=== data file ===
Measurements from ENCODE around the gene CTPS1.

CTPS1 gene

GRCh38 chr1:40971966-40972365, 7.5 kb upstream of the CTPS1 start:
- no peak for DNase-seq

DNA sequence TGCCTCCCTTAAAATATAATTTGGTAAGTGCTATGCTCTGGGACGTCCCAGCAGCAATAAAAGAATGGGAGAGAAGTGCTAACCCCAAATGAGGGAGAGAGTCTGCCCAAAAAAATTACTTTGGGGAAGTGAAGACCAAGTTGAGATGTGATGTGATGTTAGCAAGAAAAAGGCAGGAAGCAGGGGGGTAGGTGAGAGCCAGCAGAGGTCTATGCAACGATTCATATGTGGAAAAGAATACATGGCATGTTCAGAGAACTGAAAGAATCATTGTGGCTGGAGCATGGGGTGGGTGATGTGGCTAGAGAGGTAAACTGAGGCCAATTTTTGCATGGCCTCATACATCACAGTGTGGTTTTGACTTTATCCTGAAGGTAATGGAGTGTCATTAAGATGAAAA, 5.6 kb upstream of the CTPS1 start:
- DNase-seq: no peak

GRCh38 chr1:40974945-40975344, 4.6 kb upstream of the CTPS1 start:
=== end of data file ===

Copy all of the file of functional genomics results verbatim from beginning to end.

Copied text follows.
Measurements from ENCODE around the gene CTPS1.

CTPS1 gene

GRCh38 chr1:40971966-40972365, 7.5 kb upstream of the CTPS1 start:
- no peak for DNase-seq

DNA sequence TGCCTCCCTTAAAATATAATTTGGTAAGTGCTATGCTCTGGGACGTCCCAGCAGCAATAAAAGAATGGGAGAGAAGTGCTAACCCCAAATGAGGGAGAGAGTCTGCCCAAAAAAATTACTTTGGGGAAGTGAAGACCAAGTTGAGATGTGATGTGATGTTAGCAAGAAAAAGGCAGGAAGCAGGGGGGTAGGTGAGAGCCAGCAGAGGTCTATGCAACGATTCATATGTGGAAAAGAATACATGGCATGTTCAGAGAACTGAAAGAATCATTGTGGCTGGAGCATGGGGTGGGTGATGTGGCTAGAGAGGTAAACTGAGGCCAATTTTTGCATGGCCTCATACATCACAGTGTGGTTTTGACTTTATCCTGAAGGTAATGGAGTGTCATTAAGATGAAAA, 5.6 kb upstream of the CTPS1 start:
- DNase-seq: no peak

GRCh38 chr1:40974945-40975344, 4.6 kb upstream of the CTPS1 start: